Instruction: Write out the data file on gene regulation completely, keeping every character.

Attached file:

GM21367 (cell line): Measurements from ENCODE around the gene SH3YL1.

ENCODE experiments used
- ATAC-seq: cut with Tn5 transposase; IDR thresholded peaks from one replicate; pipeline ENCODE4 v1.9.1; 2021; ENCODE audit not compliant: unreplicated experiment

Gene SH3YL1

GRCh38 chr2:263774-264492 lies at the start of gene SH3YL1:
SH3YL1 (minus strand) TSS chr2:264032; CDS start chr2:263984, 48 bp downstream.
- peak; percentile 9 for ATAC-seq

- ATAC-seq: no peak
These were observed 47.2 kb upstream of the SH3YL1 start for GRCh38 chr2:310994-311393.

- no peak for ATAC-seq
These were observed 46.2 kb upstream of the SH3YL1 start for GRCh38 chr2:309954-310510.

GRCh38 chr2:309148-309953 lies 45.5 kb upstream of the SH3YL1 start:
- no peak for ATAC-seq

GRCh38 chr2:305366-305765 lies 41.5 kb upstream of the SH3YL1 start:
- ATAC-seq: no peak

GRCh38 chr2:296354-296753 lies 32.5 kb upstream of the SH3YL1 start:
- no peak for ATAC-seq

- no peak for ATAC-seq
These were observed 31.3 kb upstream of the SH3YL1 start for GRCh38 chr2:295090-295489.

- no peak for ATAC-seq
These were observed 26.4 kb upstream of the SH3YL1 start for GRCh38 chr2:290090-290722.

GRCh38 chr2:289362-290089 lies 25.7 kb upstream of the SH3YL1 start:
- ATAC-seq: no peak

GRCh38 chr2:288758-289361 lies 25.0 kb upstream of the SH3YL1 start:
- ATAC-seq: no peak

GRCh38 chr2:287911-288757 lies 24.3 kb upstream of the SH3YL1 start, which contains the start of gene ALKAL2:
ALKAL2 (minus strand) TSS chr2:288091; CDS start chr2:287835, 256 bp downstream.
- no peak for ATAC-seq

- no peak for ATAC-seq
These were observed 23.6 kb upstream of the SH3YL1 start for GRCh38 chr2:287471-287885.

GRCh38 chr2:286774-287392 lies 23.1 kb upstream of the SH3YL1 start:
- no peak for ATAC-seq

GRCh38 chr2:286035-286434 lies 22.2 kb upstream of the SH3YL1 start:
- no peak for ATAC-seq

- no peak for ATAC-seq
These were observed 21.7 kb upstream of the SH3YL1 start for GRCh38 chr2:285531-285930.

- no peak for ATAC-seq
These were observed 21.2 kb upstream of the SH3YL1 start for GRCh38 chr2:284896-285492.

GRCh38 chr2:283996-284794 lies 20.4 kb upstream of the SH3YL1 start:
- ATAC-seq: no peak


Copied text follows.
GM21367 (cell line): Measurements from ENCODE around the gene SH3YL1.

ENCODE experiments used
- ATAC-seq: cut with Tn5 transposase; IDR thresholded peaks from one replicate; pipeline ENCODE4 v1.9.1; 2021; ENCODE audit not compliant: unreplicated experiment

Gene SH3YL1

GRCh38 chr2:263774-264492 lies at the start of gene SH3YL1:
SH3YL1 (minus strand) TSS chr2:264032; CDS start chr2:263984, 48 bp downstream.
- peak; percentile 9 for ATAC-seq

- ATAC-seq: no peak
These were observed 47.2 kb upstream of the SH3YL1 start for GRCh38 chr2:310994-311393.

- no peak for ATAC-seq
These were observed 46.2 kb upstream of the SH3YL1 start for GRCh38 chr2:309954-310510.

GRCh38 chr2:309148-309953 lies 45.5 kb upstream of the SH3YL1 start:
- no peak for ATAC-seq

GRCh38 chr2:305366-305765 lies 41.5 kb upstream of the SH3YL1 start:
- ATAC-seq: no peak

GRCh38 chr2:296354-296753 lies 32.5 kb upstream of the SH3YL1 start:
- no peak for ATAC-seq

- no peak for ATAC-seq
These were observed 31.3 kb upstream of the SH3YL1 start for GRCh38 chr2:295090-295489.

- no peak for ATAC-seq
These were observed 26.4 kb upstream of the SH3YL1 start for GRCh38 chr2:290090-290722.

GRCh38 chr2:289362-290089 lies 25.7 kb upstream of the SH3YL1 start:
- ATAC-seq: no peak

GRCh38 chr2:288758-289361 lies 25.0 kb upstream of the SH3YL1 start:
- ATAC-seq: no peak

GRCh38 chr2:287911-288757 lies 24.3 kb upstream of the SH3YL1 start, which contains the start of gene ALKAL2:
ALKAL2 (minus strand) TSS chr2:288091; CDS start chr2:287835, 256 bp downstream.
- no peak for ATAC-seq

- no peak for ATAC-seq
These were observed 23.6 kb upstream of the SH3YL1 start for GRCh38 chr2:287471-287885.

GRCh38 chr2:286774-287392 lies 23.1 kb upstream of the SH3YL1 start:
- no peak for ATAC-seq

GRCh38 chr2:286035-286434 lies 22.2 kb upstream of the SH3YL1 start:
- no peak for ATAC-seq

- no peak for ATAC-seq
These were observed 21.7 kb upstream of the SH3YL1 start for GRCh38 chr2:285531-285930.

- no peak for ATAC-seq
These were observed 21.2 kb upstream of the SH3YL1 start for GRCh38 chr2:284896-285492.

GRCh38 chr2:283996-284794 lies 20.4 kb upstream of the SH3YL1 start:
- ATAC-seq: no peak